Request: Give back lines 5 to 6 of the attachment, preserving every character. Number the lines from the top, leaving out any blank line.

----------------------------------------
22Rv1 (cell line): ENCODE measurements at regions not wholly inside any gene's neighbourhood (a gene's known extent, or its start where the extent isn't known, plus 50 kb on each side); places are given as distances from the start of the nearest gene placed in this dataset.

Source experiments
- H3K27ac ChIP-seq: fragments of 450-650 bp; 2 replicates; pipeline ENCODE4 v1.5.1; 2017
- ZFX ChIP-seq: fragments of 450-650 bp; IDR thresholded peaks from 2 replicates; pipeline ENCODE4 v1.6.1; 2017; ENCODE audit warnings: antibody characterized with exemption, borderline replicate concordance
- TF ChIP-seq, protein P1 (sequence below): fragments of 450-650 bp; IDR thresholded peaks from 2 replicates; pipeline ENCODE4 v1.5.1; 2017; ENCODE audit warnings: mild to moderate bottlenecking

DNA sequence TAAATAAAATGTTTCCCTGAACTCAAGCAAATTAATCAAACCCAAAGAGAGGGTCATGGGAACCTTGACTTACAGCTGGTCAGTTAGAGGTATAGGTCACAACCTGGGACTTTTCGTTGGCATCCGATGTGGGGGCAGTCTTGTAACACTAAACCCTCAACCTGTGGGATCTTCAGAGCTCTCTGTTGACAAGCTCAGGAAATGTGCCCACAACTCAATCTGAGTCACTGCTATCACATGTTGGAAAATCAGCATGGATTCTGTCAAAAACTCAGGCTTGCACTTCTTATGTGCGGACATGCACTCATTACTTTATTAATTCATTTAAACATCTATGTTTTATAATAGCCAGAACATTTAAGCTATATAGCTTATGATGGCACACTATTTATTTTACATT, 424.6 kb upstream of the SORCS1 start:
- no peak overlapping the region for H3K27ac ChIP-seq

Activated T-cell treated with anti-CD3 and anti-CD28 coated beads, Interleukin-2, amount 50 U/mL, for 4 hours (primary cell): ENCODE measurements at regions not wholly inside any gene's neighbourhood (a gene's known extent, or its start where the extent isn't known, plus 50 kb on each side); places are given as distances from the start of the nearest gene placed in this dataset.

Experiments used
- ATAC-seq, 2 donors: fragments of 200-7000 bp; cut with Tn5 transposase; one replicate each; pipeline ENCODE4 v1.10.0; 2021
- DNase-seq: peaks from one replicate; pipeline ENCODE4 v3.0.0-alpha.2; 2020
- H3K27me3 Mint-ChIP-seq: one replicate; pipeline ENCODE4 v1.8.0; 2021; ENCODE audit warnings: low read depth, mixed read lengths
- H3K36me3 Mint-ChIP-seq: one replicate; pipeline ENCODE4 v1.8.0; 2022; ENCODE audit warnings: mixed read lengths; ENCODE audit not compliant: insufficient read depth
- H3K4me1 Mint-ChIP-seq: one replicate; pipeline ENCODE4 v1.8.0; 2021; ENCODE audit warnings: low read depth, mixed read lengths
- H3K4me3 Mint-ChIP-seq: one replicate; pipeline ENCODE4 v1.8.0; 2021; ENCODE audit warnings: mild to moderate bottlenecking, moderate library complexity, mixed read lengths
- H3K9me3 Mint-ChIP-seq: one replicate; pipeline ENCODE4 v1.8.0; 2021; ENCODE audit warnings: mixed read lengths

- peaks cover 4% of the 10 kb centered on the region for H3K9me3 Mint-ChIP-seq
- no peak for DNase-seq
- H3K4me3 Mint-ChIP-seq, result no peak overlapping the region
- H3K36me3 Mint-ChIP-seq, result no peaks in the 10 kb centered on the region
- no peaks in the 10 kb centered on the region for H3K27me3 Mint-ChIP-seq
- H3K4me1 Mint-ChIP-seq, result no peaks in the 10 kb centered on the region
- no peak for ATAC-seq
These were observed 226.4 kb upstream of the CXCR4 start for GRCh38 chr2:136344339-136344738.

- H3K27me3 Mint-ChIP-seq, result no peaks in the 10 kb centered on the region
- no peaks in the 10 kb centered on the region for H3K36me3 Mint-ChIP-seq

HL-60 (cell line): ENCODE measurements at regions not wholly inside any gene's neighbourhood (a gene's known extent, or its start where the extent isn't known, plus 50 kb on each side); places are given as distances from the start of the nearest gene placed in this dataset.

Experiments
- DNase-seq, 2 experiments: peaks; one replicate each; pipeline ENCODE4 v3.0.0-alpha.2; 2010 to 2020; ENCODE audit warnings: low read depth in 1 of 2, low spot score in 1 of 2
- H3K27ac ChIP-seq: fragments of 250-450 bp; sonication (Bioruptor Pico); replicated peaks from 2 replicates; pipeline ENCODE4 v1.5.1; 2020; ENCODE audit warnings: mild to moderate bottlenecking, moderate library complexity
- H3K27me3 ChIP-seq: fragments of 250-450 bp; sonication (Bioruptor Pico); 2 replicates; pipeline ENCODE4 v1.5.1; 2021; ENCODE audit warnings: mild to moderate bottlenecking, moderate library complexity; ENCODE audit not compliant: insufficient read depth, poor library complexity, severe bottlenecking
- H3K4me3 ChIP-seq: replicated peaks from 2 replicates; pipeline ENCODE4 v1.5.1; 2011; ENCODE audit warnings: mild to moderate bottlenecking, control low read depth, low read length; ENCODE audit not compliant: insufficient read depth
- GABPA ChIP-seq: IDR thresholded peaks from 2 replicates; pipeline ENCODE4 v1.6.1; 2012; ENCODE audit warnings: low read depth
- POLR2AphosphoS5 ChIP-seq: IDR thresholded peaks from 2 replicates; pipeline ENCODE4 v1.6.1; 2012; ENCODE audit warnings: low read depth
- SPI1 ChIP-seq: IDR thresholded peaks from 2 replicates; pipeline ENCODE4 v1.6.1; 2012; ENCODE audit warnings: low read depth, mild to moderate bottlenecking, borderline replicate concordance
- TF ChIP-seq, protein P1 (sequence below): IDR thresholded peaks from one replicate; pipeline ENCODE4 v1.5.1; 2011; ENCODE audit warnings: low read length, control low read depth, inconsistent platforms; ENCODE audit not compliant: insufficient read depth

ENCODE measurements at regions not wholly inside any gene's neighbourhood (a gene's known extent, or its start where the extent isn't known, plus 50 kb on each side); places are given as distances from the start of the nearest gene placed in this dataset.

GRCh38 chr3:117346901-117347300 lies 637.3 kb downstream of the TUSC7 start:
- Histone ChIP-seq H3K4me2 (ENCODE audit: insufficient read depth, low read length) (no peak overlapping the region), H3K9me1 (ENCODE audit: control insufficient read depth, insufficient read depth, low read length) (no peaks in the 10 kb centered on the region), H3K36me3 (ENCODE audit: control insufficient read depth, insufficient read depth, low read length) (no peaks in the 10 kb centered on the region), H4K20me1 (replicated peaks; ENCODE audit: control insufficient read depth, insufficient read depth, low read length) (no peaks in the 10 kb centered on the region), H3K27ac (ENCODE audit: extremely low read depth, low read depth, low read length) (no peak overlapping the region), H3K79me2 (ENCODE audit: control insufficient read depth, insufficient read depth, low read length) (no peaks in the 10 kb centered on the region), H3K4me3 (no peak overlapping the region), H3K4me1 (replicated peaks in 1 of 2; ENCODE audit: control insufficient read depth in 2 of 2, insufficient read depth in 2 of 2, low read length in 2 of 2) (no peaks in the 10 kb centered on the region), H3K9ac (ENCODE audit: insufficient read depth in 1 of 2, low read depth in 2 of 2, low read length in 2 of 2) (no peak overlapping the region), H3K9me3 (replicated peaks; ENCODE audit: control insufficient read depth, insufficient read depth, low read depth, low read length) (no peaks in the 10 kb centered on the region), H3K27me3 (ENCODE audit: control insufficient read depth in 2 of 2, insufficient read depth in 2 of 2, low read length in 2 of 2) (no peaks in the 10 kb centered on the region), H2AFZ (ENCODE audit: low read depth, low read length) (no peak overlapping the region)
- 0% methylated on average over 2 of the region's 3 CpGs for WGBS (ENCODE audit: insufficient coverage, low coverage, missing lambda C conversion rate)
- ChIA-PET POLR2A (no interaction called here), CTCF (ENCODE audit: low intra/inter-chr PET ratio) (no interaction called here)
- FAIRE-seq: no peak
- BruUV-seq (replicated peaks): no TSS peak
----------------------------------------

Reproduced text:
- TF ChIP-seq, protein P1 (sequence below): fragments of 450-650 bp; IDR thresholded peaks from 2 replicates; pipeline ENCODE4 v1.5.1; 2017; ENCODE audit warnings: mild to moderate bottlenecking

DNA sequence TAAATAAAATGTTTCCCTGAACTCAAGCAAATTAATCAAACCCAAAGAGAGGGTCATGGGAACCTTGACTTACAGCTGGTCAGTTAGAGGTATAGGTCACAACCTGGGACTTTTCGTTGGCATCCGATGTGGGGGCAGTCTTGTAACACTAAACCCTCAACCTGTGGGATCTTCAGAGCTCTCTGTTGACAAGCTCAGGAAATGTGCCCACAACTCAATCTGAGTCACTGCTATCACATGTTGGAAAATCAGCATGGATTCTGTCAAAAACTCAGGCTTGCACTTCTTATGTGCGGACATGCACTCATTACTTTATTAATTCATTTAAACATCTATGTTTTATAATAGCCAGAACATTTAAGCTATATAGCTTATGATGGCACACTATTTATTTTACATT, 424.6 kb upstream of the SORCS1 start: